Writing for my future self: You are the man now, dog.

Gleicon Moraes
6 min readMar 30, 2017

A tongue-in-cheek brain dump on companies, processes, leadership and IT operations. Probably this is a fruit of biased learning and bad experiences fading in my memory.

On vendors, architecture and innovation

(The part where I say that system architecture is not planned, it emerges)

Companies have being under pressure as their customers complains about slowness, billing mistakes, bad service and outages straight on social media. Churn goes up, sales goes down. Look for any company profile at Twitter or Facebook and you will see that any glitch cost more than the cost of customer acquisition in the marketing budget would be able to pay.

At these bad times, high management start questioning why things went wrong, the high cost and timespan to implement new features or recover from outages and end up surprised on how architecture got this or that way. You see directors and president standing behind the tech folks figuring out how to bring back services or meetings with conflicting powerpoint slides trying to explain whom should be blamed.

IT executives setup Tiger Teams and War Rooms to work out a solution, after finding out that their vendor's bills about the double of what they paid before for a fix. Meanwhile someone has to manually tend to the system operation.

The many "how did it ended this way" questions indicated that the current architecture either was not planned or drifted from what was thought to be.

obligatory google translator screenshot to give the post a science-y feel

I remember when a Brazilian Company moved their ops team working hours up to match television ads, because the site would crash due to the load and they could not risk being out too long while someone was in transit going home. Another huge top 10 retailer company used to brag about IT team size and how they never had an outage that they were responsible for — their service providers took the fall for all of them.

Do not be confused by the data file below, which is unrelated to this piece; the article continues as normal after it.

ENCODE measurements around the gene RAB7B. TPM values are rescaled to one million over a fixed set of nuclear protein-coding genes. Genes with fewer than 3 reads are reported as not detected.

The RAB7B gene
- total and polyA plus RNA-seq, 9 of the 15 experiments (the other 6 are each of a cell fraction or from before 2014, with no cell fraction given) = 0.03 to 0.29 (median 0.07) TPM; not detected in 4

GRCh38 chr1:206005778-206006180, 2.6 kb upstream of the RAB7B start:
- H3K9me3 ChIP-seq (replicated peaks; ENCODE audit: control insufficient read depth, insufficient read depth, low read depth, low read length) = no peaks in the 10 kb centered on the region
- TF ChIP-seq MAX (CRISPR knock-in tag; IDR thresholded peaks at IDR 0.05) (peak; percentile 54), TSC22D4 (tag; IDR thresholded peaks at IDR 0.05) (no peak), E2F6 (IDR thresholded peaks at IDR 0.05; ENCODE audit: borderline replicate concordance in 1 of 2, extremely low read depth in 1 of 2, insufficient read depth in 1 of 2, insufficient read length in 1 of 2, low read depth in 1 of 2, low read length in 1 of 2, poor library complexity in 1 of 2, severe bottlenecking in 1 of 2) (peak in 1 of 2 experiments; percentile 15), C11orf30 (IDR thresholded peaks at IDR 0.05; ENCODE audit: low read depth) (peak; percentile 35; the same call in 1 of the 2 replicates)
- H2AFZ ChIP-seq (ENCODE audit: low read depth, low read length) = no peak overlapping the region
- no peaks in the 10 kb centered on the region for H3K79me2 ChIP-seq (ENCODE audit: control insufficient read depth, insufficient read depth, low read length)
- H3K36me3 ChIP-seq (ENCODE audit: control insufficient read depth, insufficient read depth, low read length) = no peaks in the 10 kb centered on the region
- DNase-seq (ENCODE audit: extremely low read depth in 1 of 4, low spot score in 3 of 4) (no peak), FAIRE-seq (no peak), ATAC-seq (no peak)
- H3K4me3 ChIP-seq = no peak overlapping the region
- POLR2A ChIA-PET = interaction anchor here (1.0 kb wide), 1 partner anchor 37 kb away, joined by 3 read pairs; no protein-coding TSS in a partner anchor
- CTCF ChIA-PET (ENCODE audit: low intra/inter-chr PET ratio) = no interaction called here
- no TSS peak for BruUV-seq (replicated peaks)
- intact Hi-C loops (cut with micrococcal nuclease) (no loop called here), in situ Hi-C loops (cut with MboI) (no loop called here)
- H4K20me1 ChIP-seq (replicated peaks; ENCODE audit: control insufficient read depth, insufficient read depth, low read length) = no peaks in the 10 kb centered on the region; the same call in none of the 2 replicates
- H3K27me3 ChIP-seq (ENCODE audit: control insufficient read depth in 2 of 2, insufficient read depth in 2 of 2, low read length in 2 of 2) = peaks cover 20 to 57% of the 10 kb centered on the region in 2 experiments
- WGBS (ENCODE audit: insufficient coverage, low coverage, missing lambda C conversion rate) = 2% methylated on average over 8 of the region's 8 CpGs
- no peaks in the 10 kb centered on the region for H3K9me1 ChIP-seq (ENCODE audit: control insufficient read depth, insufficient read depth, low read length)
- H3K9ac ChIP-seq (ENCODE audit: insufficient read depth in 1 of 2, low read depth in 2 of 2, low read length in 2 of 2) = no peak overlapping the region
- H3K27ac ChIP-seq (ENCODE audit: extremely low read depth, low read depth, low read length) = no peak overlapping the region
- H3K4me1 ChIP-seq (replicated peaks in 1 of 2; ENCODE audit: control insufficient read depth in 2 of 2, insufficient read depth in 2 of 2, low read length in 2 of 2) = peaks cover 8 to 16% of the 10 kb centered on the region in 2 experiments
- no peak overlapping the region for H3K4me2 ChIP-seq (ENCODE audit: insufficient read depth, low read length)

Manual ops work to guarantee SLA never scales, is both a sign of lack of technical north and a reflex of the current culture: throw people (money) at a problem until the noise goes down. Also in certain corporate cultures, CIOs are more concerned with their value face the executive organization (i.e. bonus and succession) which makes technical and engineering work be seem as a commodity. I recall the mantra "Nobody Ever Got Fired For Buying {IBM, Microsoft}".

While finding the true way ™, folks high up, the higher executives , eventually realize that they cannot (or should not) buy their way out of their problems. Buying off the shelf support and solutions, moving people around, throwing everything away and ignoring current customers to grow market share tires the organization and people start moving away, changing jobs.

Taking for instance Cloud Computing there is a lot to say about how many companies bought hardware and installed Openstack/Cloudstack as their "Cloud" and saw it wither away unused while the hardware gets obsolete (and gets converted to be Container Orchestration — to die alone and unused). They figure out that "Amazon build their cloud selling spare capacity" is an investor pitch.

Companies investing on culture change and innovation teams are essentially incorporating new ways to execute proven technology. Innovation departments and teams usually navigate the day convincing other teams about being efficient and to look at their projects as products, not designing a new language or framework. Innovation in this context is to copy what other smarter companies already found, try it, measure success and failure, iterate again.

On processes and their bodycount

(The part where I say that Culture is always there, good or bad)